Oil stocks, copper stocks and all other commodity stocks are trying to find a bottom, Jim Cramer told his

"RealMoney" radio show listeners Friday, noting that tech and health care were moving lower, too.

You just have to be in the four big bull markets, he said, even on a down day. He said that these markets are minerals, infrastructure, carbons (which includes oil) and aerospace.

So, even though the commodities like minerals are down, they've been zooming higher because of true, fundamental demand from fast-growing countries around the world, he said.

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Cramer said that this demand will keep prices high, so the group is attractive as it tries to find a bottom.

For example, he said that gold prices will bounce back for a number of reasons. There's lots of geopolitical tension to go around between Iran, Nigeria and Iraq. People in China, India and Iran are hoarding the metal because they're worried about their currencies. And there's not a lot of gold left in the ground.

As far as copper is concerned, he said that hedge funds may have taken too much inventory down, and there are supply problems and lots of demand from China.

People stopped mining for zinc when the prices were too low, so now there's some scarcity. And China is driving demand for aluminum through the roof.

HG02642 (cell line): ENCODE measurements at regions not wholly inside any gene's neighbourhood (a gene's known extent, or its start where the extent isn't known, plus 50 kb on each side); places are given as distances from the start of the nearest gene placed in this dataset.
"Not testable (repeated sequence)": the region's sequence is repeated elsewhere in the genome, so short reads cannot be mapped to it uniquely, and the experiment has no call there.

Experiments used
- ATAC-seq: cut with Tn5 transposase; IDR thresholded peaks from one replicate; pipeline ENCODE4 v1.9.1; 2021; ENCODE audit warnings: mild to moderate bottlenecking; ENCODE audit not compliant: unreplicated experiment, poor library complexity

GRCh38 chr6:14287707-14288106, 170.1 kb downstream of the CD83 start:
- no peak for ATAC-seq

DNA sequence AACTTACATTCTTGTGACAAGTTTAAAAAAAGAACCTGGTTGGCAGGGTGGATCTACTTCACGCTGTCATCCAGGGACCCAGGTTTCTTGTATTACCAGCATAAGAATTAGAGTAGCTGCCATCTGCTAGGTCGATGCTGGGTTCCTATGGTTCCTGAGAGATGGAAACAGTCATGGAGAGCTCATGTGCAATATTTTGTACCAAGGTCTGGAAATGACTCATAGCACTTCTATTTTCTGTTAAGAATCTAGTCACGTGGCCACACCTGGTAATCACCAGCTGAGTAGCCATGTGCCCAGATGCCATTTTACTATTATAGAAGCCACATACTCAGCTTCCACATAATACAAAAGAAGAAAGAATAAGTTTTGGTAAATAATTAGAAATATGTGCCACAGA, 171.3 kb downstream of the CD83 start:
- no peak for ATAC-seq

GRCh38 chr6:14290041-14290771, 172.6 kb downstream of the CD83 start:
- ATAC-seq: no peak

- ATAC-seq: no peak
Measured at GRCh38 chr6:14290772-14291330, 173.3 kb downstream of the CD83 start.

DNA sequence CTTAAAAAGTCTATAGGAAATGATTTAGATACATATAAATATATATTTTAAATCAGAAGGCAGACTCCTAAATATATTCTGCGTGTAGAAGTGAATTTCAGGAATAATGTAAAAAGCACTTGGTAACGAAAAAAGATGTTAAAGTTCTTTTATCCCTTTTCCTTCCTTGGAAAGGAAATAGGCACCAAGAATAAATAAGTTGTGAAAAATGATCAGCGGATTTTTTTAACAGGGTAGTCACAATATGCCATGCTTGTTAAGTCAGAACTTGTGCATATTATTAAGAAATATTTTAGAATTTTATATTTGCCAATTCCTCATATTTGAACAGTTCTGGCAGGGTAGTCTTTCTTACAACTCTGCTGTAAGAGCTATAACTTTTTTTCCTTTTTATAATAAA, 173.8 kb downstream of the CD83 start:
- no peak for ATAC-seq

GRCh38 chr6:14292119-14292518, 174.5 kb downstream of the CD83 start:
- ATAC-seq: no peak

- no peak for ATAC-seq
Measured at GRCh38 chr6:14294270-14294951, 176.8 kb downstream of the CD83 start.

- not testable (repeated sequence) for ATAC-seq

When commodities go up in price, central banks around the world raise rates, Cramer said, because they want to make it too expensive to hoard these metals. But even with rate hikes, he believes that these commodities will stay hot.

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Tech is looking for a bottom, too, said Cramer, adding


(MSFT) - Get Report



(CSCO) - Get Report

have led the declines.

He also said that health care still has a way to go on the downside.

Organic Growth

What would food taste like without pesticides? Cramer asked. What would it be like to eat food that has not been genetically modified by







More people clearly want to eat this type of food, he said, pointing out the fact that organic food demand is growing so rapidly that


(WMT) - Get Report

wants to get in on the action.

The mega-retailer will soon stock a wide array of organic foods in order to reach a more urban and upscale customer base. In response, foodmakers are producing organic versions of their products, with


(K) - Get Report

making organic cereal and Kraft trying to jump into the all-natural fray.

Kraft is owned by


(MO) - Get Report

, a stock that Cramer recently sold for his charitable trust

Action Alerts PLUS because it isn't moving fast enough to split the company into two tobacco firms and a separate food company.

But these aren't the stocks he would buy on the growth of organic food sales. Instead, Cramer said to look at

Hain Celestial Group

(HAIN) - Get Report

, a natural and organic beverage, snack and specialty food company.

The stock has pulled back about 7% from its high, which makes it a good time to start buying.

For best of breed, he said to check out

Whole Foods

( WFMI), which has recovered from two disappointing quarters.

Across the Pond

Cramer reminded listeners that most people had a cool relative that allowed them to get away with stuff that their parents never would. The rules were looser at these relatives' homes, he said. And he believes that this memory helps explain what's going on with the London Stock Exchange and a lot of the exchanges in Europe.